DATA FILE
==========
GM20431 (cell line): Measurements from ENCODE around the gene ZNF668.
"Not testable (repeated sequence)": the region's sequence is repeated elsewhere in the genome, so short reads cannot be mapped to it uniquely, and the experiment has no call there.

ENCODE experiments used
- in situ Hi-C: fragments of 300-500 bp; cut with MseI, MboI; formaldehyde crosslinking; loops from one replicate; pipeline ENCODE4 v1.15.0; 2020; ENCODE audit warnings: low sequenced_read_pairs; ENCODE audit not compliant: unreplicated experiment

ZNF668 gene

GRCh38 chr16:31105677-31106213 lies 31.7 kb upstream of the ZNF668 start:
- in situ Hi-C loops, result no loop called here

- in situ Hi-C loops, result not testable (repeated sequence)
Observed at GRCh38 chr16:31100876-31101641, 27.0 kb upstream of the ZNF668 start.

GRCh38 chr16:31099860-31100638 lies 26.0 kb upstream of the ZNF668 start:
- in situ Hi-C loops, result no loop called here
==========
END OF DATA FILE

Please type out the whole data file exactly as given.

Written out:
GM20431 (cell line): Measurements from ENCODE around the gene ZNF668.
"Not testable (repeated sequence)": the region's sequence is repeated elsewhere in the genome, so short reads cannot be mapped to it uniquely, and the experiment has no call there.

ENCODE experiments used
- in situ Hi-C: fragments of 300-500 bp; cut with MseI, MboI; formaldehyde crosslinking; loops from one replicate; pipeline ENCODE4 v1.15.0; 2020; ENCODE audit warnings: low sequenced_read_pairs; ENCODE audit not compliant: unreplicated experiment

ZNF668 gene

GRCh38 chr16:31105677-31106213 lies 31.7 kb upstream of the ZNF668 start:
- in situ Hi-C loops, result no loop called here

- in situ Hi-C loops, result not testable (repeated sequence)
Observed at GRCh38 chr16:31100876-31101641, 27.0 kb upstream of the ZNF668 start.

GRCh38 chr16:31099860-31100638 lies 26.0 kb upstream of the ZNF668 start:
- in situ Hi-C loops, result no loop called here